1. Remove Clutter

Clutter will only slow you down during the home selling cycle. As such, you'll want to do everything you can to minimize clutter prior to listing your residence.

Artwork, photographs and other personal mementos in your home should be placed in storage until you sell your residence. That way, you can free up space in your house, as well as make it easy for homebuyers to envision what life might be like if they acquire your residence.

Also, if you have items that you no longer need, don't hesitate to sell or donate these items. And if you own items that are broken or damaged, you should dispose of these items altogether.

2. Understand the Home Selling Process

When it comes to the home selling process, it pays to be diligent. If you understand what to expect before you list your house, you'll be better prepared than ever before to handle any home selling challenges that might come your way.

Furthermore, think about the buyer's perspective during the home selling cycle Ė you'll be glad you did. A homebuyer wants to find a home that delivers exceptional value. As a home seller, you'll want to do whatever you can to show a buyer that your house is the ideal choice.

For home sellers, it pays to consider what you'll need to do to promote your house to the right groups of potential buyers. If you plan ahead and learn about the home selling process, you can make informed choices that may help you get the best price for your residence.

3. Collaborate with a Real Estate Agent

A real estate agent is committed to client satisfaction, and as a result, will go above and beyond the call of duty to help you maximize your productivity. This housing market professional will offer expert recommendations throughout the home selling journey to make it simple to achieve your desired results. Plus, he or she will set up home showings, keep you up to date about offers on your house and much more.

It helps to hire a real estate agent who understands the ins and outs of the housing market in your area. With this real estate agent at your side, you can quickly and effortlessly navigate the home selling cycle.

Stay productive as you sell your house Ė use the aforementioned tips, and you can increase the likelihood of a quick, seamless home selling experience.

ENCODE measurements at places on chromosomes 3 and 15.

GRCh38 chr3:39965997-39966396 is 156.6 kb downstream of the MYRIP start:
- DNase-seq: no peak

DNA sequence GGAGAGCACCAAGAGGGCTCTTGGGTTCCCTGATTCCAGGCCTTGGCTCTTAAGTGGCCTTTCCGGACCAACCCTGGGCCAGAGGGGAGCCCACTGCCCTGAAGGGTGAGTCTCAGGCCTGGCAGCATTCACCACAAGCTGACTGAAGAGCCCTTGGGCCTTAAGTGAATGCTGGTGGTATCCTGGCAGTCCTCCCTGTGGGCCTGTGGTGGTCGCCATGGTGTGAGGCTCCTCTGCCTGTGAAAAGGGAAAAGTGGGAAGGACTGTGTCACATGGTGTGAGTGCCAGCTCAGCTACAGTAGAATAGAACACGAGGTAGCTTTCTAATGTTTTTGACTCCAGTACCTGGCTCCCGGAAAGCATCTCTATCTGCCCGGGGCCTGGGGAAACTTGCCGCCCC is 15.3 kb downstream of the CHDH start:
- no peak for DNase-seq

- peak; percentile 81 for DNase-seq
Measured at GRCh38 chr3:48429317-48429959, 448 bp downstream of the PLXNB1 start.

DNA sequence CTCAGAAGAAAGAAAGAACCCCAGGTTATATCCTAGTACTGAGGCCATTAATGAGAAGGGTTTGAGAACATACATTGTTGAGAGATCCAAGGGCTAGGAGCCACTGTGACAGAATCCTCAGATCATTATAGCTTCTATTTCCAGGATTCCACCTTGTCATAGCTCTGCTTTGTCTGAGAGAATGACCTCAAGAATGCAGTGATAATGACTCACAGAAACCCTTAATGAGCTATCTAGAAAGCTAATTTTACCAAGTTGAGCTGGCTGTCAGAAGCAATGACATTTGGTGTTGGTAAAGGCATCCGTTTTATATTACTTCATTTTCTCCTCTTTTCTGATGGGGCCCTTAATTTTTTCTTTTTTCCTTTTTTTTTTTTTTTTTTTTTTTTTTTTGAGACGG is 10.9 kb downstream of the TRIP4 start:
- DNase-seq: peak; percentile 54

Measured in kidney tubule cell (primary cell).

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Posted by David Tellier on 4/19/2018

Moving is an exciting time. Whether youíre moving across town, state or country you get to create a clean slate to build your home and life upon. But for children, this can be a confusing and scary time. Routine and familiarity are comforting for children and a move shakes up the very foundation they are used to.

But you donít have to leave your child in the dark. There are several things you can do to help better prepare your child for the big move. By taking the time to spend with your child discussing the changes ahead. As you start house hunting and throughout the moving process involve your child where possible.

Keep an open dialogue with your child. Ask them what they are excited for and what their fears may be. Collect books either from the library or for your family bookshelf on stories about moving. Reading stories helps children process their feelings and become more familiar with the process. Using storytime is a great way to create a natural conversation about moving with your child.

If possible bring your child to walk or ride their bike around the new neighborhood. Take note of any parks, playgrounds or schools in the area your child may be interested in. If they have a hobby such as dance or soccer look up information about the classes and teams. Talk about the similarities and differences they will experience.

Take the time to research information about the new school they will be attending. What will be the same? What will be different? Ask if your child has any specific questions for you to seek out answers while you do your research to help ease them into the transition. 

Assure your child they will be able to stay in touch with friends and family. Collect contact information from their friends as well as the form of communication their parents are comfortable with. Offer options like sending letters, scheduling video chats and visiting the area. 

Even if youíre child is especially excited about the move itís a good idea to keep things as similar as possible. Refrain from changing out furniture and bedding right away. And if possible maintain your usual schedule throughout the days and weeks ahead. Sticking to a familiar routine will be soothing for your child as they transition to their new environment.

Moving is a big change for children and often their first major life transition. And while they may feel confused or scared you can ensure they feel understood. By keeping an open conversation with them throughout the process you can cater to bother their excitement and fears. A new home can create both a clean slate and more importantly an opportunity to bring your family even closer together.




Tags: children   moving   preparation  
Categories: Uncategorized